(2) Are you sure about that? I thought that classical field theory and relativity had already accomplished this.

(3) Photons in an electrical conductor are not bound to an atom, as I understand it. There is a layer in which the electrons move freely, as long as they stay close to the metal. As far as emitting photons, I still haven't gotten a satisfactory answer why an electron would do that at all anyway.

1) It depends in what sense you are using the term damping , in the sense that Lorentz had used the term it is obvious that he refers to a force which opposes the vibration or oscillation of the electron and so damps the oscillations . Today we know that it is not the electrons that vibrate but the atoms of the lattice . This vibration leads to infra-red radiation in the 1mm range.
2) It is not necessary to go as far as the study of QFT to understand that this action at a distance phenomenon has still to be solved , if you look at the present explanation for the movement of electrical energy in a conductor this will become apparent.
3) According to the present theories there are no photons in an electrical conductor. The reason why electrons emit photons as has been postulated by Planck and Einstein is that light is emitted in discrete quanta of energy. You might like to look at http://www.geocities.com/natureoflight to see a new theory on the nature of light and electromagnetic waves
 

FZ+

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Theory of all electromagnetic interactions, as it stands today, is QED (quantum electrodynamics).

That, as the name suggests, most definitely is a quantum theory. This branch of QM has been worked out long ago, and is pretty much the most accurately tested law of physics to date. (And yes, it involves virtual photons as guage bosons that carry the force, which is nothing to do with photon emission with the photoelectric effect.)

You seem to be about 100 years out of date.
 
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(And yes, it involves virtual photons as gauge bosons that carry the force, which is nothing to do with photon emission with the photoelectric effect.)

I think that this is just the type of confusion that I expected when I posted this thread , when I refer to electrical conduction , I am not talking about the properties of electrical conductors , which as you point out is one of the best explained and substantiated theories in physics , nor , basically am I referring to electromagnetic radiation , which has also been substantially explained . I am referring to the manner in which electrical energy flows through a conductor. According to the Pauli Exclusion principle , free electrons in a conductor can neither emit nor absorb photons , so how does the electrical energy in an electrical conductor get from one point to another . Most theories speak of an electric field.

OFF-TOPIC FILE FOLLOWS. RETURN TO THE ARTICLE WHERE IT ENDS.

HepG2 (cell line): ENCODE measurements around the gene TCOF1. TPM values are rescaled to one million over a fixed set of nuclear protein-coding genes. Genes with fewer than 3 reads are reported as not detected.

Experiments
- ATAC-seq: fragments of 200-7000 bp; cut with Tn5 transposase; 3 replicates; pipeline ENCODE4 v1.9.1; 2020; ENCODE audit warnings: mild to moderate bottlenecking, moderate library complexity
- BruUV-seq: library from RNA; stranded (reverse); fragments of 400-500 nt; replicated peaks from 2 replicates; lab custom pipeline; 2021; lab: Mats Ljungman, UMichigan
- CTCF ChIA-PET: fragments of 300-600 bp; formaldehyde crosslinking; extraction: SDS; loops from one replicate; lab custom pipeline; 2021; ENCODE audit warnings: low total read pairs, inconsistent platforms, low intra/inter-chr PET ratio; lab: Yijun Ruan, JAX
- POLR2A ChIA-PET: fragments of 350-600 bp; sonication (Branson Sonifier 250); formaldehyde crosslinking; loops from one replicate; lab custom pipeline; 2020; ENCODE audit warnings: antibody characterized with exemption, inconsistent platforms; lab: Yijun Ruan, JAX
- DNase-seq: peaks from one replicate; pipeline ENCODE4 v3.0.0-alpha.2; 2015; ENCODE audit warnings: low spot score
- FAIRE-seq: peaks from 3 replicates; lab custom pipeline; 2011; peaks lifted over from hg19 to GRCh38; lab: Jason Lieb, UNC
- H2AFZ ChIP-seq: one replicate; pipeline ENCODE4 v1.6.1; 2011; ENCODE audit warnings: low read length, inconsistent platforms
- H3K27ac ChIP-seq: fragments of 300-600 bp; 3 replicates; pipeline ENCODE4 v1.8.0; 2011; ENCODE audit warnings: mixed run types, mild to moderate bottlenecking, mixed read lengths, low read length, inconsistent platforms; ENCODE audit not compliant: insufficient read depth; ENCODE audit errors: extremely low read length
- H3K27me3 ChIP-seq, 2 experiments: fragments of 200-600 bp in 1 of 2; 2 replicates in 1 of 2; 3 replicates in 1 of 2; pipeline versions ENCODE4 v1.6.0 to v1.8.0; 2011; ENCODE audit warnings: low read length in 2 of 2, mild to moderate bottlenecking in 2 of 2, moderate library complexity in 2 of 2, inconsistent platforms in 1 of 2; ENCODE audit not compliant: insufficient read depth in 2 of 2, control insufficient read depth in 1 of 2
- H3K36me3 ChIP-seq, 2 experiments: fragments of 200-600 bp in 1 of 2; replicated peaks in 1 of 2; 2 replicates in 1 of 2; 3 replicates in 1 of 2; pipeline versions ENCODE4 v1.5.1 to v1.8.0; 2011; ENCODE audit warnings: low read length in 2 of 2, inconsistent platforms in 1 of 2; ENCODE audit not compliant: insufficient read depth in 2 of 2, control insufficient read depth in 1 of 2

chroot

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Originally posted by McQueen
According to the Pauli Exclusion principle, free electrons in a conductor can neither emit nor absorb photons
What on Earth makes you think this? The Pauli exclusion principle is simply an expression of the fact that two fermions have zero amplitude to be in the same quantum state. It does not apply to photons, which are bosons. It also has nothing to do with the electrons in a metal, which have an essentially infinite number of quantum states available to them. The electrons in a metal are essentially a free electron gas, and free-free emission is perfectly allowed.

- Warren
 
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The electrons in a metal are essentially a free electron gas, and free-free emission is perfectly allowed.

Hi Warren , get real . This is what I have been trying to say all along , that electrical energy in an electrical conductor must be conducted by photons , in the light of what we know it seems the logical choice both as regards the speed and power with which electrical energy is delivered , yet it isn’t. See ProdQuanta,s posting on “Photon not the electron …….” in this forum to see the point I am trying to make. A typical argument is photons are the force carriers for EM, but they are chargeless so they certainly are not the charge carriers in an electric circuit. In a circuit the electrical energy is created by the movement of electrons and hence charge.
How does one relate this statement with the fact that a 100V , 1 amp current flowing through a wire a metre long results in an electron drift velocity of approx 0.4 mm , which is about 300 billion times less than the speed of c , yet electrical energy in an electrical conductor is established at near the speed of c ……..